Nearly two years since the beginning of COVID, prospects and clients are still concerned. Some are reluctant to meet. Some can’t wait. There are many challenges. Everything has changed. Many changes are permanent, such as client communication. Physicians now charge more for telemedicine because of lower reimbursement rates. It’s tough to get clients and prospects to attend seminars. Direct mail response rates are low.
But for financial advisors, business has never been better.
FAs are more efficient with their time. You can conduct virtual meetings in half the time of face-to-face engagements. One study showed that 89% of high-net worth clients and prospects would rather do a virtual meeting than a phone call or even a face-to-face engagement. They feel that a 30-minute virtual appointment is better than an hour in-person appointment. FAs can conduct business across the continent instead of being limited to a 50-mile driving radius. We can do client events without the expense of hotels and other costly venues. One of my clients many years ago ruminated about relocating from Indiana to Florida for fear of losing clients. Now he can keep them all while communicating via virtual video calls and living where he wants.
One of my best clients in San Diego is now buying practices in Washington DC, Virginia and Arizona without losing any client contact. How is all this possible? Virtual sales. But are your virtual skills good enough to grow, no matter the economic or health climate? Can you communicate and run your practice virtually as well as you did face to face?
Here are some rules and skills that are unique to the virtual sales platform. Growing your skills in these areas will make your practice very profitable in the coming years.
The virtual sale is different – 83% of communication is nonverbal. Any medium that decreases the non-verbal emotional connection is detrimental. Face to face is better than virtual, but virtual is still better than an audio-only phone call. You don’t need to conduct every meeting in person. Referred lead calls can start with a phone call. Quick client touches are the same. But when you need to make decisions or gain rapport, face to face is critical. That doesn’t mean only in person. Virtual can substitute.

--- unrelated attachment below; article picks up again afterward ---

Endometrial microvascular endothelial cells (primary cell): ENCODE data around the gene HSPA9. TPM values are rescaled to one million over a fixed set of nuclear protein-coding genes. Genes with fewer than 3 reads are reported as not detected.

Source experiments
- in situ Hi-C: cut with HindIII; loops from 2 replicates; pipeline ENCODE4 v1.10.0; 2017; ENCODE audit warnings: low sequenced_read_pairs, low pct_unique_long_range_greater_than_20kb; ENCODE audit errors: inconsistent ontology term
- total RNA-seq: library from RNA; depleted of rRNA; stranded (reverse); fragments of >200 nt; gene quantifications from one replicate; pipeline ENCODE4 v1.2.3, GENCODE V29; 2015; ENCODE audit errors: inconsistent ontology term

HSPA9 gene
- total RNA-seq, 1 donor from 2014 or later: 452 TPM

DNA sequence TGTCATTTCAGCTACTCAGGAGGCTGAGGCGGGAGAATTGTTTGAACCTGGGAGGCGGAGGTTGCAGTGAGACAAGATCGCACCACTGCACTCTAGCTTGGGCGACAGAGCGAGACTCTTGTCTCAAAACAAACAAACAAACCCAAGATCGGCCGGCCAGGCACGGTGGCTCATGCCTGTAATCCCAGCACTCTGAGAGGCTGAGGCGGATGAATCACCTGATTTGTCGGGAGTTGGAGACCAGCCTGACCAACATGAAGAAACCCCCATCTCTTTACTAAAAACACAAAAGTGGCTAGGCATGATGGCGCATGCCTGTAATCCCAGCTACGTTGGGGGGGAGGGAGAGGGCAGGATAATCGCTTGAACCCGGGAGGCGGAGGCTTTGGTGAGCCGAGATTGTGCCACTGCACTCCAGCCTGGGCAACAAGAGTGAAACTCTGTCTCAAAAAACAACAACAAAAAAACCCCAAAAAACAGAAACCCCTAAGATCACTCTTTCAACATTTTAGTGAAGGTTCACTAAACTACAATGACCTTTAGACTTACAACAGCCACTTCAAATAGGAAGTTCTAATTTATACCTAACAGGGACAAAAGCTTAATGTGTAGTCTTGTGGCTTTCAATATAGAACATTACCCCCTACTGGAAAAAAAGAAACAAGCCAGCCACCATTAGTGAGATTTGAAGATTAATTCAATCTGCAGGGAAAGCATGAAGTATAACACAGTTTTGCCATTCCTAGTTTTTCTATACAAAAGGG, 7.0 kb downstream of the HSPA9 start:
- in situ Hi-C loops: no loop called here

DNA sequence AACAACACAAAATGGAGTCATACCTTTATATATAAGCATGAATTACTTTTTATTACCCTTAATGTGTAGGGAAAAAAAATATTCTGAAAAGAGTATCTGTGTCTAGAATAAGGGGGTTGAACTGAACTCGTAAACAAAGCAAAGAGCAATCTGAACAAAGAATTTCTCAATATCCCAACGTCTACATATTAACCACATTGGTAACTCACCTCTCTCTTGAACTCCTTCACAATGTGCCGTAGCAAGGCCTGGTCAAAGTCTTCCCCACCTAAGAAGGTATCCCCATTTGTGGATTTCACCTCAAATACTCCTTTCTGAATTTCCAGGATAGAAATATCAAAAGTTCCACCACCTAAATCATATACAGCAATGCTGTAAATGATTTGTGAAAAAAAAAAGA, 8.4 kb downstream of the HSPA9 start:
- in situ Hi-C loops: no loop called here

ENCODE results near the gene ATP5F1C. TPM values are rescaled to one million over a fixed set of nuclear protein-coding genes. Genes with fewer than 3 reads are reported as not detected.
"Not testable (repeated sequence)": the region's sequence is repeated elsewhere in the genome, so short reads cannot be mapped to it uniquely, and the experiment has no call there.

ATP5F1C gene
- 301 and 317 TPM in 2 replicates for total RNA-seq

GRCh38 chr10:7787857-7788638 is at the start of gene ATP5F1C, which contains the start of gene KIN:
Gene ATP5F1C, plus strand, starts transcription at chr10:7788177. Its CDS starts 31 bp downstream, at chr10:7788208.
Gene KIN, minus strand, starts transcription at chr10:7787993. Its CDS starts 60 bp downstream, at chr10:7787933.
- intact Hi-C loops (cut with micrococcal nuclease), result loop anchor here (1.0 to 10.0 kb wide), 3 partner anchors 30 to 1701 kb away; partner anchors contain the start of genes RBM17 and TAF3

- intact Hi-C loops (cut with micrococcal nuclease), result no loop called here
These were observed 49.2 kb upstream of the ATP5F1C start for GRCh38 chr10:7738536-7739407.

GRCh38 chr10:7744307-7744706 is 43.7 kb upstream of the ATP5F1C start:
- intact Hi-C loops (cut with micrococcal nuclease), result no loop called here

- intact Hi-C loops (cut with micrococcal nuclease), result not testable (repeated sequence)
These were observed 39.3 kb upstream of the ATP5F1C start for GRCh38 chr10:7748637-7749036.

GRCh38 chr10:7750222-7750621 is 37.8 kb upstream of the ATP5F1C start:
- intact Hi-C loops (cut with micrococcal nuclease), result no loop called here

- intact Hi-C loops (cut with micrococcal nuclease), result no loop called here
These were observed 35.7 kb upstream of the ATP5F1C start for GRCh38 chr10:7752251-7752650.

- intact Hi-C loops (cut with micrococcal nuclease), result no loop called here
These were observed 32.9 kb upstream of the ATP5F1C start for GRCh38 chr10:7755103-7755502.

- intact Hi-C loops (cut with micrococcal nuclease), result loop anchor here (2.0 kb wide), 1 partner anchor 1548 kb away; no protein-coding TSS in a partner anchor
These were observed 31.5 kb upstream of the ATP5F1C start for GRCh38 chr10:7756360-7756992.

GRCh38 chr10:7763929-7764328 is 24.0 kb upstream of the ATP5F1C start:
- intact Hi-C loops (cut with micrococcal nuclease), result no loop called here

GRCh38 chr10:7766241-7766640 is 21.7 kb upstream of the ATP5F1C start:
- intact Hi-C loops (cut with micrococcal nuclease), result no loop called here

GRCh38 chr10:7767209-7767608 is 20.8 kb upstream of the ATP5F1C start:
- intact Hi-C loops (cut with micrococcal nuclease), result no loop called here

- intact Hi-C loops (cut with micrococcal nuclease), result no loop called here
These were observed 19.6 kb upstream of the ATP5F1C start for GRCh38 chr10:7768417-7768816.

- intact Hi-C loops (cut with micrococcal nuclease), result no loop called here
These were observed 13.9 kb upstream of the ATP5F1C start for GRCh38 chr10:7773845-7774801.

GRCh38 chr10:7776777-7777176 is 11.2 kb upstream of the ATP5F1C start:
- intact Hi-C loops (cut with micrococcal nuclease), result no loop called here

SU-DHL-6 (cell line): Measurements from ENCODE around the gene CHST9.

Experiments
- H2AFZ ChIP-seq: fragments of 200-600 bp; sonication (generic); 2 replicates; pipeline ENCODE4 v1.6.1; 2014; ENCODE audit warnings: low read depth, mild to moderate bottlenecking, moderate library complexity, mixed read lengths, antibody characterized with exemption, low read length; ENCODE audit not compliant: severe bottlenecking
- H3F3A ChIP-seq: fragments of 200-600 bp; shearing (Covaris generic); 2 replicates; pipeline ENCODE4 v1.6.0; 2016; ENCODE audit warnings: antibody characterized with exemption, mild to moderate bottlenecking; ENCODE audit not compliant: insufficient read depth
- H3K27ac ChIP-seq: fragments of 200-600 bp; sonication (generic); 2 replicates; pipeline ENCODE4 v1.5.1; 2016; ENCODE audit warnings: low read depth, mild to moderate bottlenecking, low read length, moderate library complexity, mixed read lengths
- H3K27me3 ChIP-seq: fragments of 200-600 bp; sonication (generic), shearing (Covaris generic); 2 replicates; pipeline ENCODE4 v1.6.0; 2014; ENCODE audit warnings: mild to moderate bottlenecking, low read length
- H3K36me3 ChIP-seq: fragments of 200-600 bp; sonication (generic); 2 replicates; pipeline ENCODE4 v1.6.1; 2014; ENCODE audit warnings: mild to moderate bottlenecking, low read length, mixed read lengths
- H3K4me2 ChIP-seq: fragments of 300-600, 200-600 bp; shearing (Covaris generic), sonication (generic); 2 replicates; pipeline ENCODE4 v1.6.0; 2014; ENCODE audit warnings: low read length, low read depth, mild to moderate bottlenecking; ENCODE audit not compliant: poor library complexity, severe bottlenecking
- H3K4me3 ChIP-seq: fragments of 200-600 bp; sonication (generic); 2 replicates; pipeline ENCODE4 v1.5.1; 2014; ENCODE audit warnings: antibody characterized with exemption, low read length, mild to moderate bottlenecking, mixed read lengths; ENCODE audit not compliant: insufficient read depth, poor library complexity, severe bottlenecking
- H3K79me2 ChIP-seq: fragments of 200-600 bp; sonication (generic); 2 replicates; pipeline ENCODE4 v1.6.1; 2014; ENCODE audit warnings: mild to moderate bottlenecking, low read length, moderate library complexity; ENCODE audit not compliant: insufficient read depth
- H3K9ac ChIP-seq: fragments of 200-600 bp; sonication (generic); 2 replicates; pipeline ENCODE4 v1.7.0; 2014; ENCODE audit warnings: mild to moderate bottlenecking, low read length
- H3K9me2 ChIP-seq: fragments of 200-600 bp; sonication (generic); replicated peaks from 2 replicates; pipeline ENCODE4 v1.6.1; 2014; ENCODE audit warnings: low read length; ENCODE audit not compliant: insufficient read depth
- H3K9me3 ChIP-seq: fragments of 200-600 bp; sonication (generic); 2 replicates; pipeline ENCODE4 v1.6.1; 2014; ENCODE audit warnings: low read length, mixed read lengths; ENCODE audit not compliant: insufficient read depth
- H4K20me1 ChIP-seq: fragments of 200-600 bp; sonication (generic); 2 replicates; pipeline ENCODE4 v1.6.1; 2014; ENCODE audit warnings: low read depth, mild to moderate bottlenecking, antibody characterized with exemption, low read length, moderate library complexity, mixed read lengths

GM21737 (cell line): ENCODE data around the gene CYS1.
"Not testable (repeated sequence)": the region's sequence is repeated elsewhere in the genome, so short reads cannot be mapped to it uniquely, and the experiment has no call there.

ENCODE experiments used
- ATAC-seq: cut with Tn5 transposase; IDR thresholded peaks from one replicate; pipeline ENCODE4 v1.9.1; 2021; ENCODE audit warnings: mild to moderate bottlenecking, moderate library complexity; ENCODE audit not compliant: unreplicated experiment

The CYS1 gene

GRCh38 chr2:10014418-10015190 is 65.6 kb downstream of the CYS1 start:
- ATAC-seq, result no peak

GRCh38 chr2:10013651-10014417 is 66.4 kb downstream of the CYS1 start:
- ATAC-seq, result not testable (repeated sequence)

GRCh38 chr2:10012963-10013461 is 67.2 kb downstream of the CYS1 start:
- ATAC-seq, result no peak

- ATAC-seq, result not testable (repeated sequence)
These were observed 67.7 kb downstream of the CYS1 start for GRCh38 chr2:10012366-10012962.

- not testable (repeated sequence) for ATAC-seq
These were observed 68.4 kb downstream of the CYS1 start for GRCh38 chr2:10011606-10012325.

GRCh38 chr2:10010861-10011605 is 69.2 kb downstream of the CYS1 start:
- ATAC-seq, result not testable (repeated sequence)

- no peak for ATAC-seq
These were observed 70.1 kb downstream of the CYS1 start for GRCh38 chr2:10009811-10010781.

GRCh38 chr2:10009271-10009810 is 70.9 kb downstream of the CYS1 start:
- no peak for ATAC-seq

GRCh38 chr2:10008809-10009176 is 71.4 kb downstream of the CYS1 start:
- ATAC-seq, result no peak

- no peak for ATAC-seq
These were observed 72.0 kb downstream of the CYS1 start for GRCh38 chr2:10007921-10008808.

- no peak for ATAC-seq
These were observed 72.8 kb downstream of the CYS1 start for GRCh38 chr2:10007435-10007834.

For example, the first “fit” appointment with a new prospect can be virtual. You are still in the process of developing rapport. Even the probing and presentation stages can be virtual if there isn’t an opportunity for an in-person meeting. But think of how much more efficient you can be if you do the first qualification, fit appointment, virtually.
The virtual sale is more compact. You can get more done with this medium than face to face. A 30-minute virtual meeting can replace an hour-long, in-person, event. You can schedule more calls and get more done.
Here are some rules and tips you need to know to do business virtually:
- The screen frame is important
Position your head in the middle of the screen. Make sure there is only one inch between the top of your head and the top of the screen. One of my clients in Michigan points her camera so low that I can only see the top of her head in front of the wall behind. I asked her a few times to point the camera lower, but it never registers.
- Look at the camera, not the screen
In my new book to be released this month, Mastering the Virtual Sale, I discuss various head positions including the side shifter. This person looks at the screen on the side instead of the camera on top. When you don’t make eye contact, even virtually, rapport decreases.
- Audio needs to be near perfect
When you are in person, there is no worry about audio clarity and quality. Virtual needs to be as close as possible to in person. Most virtual calls sound somewhere between an echo and a tunnel. Using your computer’s audio will not cut it. You will lose rapport. You need a professional boom microphone like the one interviewer Larry King used on his show or a professional headset that places the mic close to your mouth. The reason for virtual call precision is non-verbal communication. Anything that takes away from the in-person experience will hurt rapport and decrease your closing ratio.